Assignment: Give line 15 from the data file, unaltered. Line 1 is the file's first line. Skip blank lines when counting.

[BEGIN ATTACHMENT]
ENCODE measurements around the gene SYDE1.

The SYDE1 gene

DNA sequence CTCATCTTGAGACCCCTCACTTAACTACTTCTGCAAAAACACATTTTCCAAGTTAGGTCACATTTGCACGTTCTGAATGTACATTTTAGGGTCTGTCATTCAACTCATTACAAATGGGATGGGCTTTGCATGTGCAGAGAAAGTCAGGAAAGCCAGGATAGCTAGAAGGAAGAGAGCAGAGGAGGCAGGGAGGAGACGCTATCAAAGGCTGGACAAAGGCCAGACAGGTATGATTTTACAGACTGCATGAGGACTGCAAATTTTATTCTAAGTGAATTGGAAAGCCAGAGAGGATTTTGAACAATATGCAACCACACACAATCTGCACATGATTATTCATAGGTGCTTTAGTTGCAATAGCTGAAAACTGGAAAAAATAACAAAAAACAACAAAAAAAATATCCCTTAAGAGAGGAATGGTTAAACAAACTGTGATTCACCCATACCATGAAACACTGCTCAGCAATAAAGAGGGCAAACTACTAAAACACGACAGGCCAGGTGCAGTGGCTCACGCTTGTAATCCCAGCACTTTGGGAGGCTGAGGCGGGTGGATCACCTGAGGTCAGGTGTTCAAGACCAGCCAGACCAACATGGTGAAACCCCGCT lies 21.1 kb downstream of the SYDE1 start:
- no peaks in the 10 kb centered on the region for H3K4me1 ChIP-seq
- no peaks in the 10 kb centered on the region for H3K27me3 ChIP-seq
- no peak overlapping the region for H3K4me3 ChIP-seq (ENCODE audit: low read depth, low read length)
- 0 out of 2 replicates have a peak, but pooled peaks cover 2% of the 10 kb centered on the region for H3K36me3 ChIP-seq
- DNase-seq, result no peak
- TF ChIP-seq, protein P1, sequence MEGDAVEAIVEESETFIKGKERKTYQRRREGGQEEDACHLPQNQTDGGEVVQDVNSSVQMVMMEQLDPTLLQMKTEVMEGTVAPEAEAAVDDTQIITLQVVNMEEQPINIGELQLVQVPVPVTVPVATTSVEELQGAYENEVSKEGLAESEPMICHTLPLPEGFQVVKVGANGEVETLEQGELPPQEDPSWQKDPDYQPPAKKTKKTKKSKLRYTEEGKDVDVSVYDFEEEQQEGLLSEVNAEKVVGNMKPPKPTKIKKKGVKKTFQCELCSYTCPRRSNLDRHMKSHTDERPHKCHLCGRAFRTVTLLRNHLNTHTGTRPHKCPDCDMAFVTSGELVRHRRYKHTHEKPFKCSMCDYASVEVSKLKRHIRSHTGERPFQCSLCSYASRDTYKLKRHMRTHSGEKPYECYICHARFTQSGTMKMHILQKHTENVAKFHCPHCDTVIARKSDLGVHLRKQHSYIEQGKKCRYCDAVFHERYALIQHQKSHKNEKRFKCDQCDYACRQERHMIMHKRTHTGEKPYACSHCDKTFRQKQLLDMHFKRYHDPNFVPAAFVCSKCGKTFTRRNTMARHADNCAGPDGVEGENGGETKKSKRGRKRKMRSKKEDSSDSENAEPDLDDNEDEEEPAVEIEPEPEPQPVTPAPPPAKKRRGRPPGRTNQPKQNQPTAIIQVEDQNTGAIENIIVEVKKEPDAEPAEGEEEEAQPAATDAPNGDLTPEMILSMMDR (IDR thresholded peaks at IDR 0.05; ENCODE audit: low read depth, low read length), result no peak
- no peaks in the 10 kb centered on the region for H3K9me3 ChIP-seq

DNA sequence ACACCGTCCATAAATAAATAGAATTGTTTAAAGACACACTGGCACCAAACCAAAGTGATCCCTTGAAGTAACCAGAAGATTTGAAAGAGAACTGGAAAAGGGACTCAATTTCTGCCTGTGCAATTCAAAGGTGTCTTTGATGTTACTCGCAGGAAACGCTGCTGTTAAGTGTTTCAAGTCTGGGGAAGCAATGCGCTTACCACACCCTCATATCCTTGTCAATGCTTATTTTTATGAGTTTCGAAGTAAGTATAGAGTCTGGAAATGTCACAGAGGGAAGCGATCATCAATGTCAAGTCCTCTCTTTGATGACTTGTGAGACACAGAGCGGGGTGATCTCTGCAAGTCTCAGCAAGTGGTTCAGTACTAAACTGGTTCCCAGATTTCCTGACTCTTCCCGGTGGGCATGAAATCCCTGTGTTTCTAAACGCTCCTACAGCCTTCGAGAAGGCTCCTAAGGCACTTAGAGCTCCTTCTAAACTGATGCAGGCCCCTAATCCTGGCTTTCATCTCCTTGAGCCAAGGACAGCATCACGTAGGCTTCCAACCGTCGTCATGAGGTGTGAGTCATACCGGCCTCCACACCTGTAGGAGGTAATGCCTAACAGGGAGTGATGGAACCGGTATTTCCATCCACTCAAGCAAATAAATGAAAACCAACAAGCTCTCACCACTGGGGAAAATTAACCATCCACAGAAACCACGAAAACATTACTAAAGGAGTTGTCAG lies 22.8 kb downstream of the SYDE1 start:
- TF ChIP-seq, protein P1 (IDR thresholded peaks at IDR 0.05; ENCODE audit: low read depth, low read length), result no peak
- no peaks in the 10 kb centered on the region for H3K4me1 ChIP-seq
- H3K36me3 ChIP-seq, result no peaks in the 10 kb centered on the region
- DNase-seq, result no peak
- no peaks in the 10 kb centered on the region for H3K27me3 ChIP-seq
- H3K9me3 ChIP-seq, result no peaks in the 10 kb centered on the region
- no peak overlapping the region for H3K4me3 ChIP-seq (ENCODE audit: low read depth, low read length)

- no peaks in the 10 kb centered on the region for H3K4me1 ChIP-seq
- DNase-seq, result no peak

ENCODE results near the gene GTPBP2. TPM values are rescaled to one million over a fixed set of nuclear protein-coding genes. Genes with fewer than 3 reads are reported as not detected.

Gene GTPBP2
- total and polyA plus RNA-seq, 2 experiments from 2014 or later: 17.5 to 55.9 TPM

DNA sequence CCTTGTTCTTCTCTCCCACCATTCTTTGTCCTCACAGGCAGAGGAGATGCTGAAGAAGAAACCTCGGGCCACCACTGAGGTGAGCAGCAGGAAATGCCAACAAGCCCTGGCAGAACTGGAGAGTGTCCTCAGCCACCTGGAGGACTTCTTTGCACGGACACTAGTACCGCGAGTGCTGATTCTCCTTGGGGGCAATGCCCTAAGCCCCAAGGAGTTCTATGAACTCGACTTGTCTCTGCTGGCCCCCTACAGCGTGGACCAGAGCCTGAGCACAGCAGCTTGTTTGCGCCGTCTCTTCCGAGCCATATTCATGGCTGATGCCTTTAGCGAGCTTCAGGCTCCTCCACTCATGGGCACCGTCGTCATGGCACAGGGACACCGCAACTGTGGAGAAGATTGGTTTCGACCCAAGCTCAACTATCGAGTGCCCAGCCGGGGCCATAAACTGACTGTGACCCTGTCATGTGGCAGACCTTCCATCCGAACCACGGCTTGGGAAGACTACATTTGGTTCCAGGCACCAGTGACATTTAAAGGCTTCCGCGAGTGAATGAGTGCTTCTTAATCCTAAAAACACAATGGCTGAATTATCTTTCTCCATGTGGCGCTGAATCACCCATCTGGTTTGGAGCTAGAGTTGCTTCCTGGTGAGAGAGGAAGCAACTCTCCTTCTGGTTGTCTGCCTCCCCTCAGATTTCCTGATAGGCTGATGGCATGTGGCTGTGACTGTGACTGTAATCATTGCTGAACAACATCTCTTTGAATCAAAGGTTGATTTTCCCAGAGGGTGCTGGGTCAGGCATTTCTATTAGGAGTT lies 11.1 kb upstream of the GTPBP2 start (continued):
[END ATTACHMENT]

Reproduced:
- DNase-seq, result no peak